The government plans to increase the minimum wage to £6.50 per hour, according to a recent statement from Business Secretary Vince Cable. The new wage will start to take effect in October of this year, with upwards of one million workers likely to benefit from the increased price floor.
The current minimum wage is £6.31 per hour – a rate that over one million workers throughout the UK are subject to. The change in the minimum wage was motivated by a recommendation from the Low Pay Commission, which suggested a three per cent rise in pay rates in order to match inflation.
Workers subject to youth wages will also receive a pay rise. 18 to 20-year-olds, who currently earn a minimum wage of £5.03 per hour, will receive a new minimum pay level of £5..13 per hour. Workers aged 16 and 17 will earn £3.79 per hour, a raise of 7p per hour from the current minimum wage of £3.72 per hour.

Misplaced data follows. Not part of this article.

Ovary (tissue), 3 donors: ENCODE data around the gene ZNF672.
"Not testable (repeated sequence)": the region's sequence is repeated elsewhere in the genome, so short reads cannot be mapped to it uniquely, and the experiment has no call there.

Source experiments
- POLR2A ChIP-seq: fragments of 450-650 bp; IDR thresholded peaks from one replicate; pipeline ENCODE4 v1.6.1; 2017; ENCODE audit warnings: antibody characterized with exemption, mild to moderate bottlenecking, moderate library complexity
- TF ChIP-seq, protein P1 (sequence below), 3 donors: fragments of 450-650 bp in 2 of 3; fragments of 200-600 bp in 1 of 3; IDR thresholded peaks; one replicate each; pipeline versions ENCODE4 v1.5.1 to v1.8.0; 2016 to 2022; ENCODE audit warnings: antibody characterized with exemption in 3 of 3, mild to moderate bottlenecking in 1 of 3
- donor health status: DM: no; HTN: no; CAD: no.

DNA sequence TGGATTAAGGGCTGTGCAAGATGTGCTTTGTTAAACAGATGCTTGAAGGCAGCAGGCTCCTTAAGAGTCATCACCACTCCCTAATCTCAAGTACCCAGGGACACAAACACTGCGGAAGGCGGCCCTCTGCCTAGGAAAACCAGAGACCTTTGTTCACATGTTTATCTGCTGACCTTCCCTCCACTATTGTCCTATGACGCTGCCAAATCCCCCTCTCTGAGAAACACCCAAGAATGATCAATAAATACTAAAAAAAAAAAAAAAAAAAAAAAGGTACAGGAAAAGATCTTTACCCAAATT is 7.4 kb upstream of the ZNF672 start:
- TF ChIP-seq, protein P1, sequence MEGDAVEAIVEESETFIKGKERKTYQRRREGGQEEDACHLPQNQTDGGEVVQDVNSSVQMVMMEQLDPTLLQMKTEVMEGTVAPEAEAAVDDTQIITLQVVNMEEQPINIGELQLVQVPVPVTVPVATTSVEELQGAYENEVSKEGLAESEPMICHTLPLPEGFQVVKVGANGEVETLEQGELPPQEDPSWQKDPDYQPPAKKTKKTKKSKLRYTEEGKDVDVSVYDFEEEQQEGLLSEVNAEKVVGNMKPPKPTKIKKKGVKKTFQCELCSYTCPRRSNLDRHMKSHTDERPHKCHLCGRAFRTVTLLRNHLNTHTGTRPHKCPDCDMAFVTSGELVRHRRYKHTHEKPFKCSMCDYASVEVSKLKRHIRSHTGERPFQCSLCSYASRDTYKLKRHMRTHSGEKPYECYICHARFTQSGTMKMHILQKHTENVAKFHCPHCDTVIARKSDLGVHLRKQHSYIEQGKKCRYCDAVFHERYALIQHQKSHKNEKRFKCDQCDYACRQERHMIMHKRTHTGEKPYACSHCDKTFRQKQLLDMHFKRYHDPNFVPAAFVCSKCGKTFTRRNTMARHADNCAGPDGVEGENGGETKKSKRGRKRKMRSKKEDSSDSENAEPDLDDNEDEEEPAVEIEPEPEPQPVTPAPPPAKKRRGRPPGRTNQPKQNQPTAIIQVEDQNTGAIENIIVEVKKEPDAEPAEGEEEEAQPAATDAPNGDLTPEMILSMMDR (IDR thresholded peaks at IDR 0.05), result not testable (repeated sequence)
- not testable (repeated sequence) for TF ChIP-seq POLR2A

The increased minimum wage will also affect apprentices, who currently earn just £2.68 per hour. Their minimum pay rate will increase to £2.73 per hour. The wage changes are based on the rising consumer prices index (CPI), which is currently at 1.9% annually.
Mr Cable stated that the changes to compensation will give minimum wage workers their “biggest cash increase since 2008.” The business secretary also suggested that companies benefiting from the recent period of economic growth should “consider how all their staff – not just those on the minimum wage – can enjoy the benefits of recovery.”
Calls to raise the minimum wage to a “living wage” have been criticised by analysts and economists. Founding chair of the Low Pay Commission, Professor Sir George Bain, claims that establishing a £7.65 living wage would cause mass unemployment in critical industries such as retail and social care.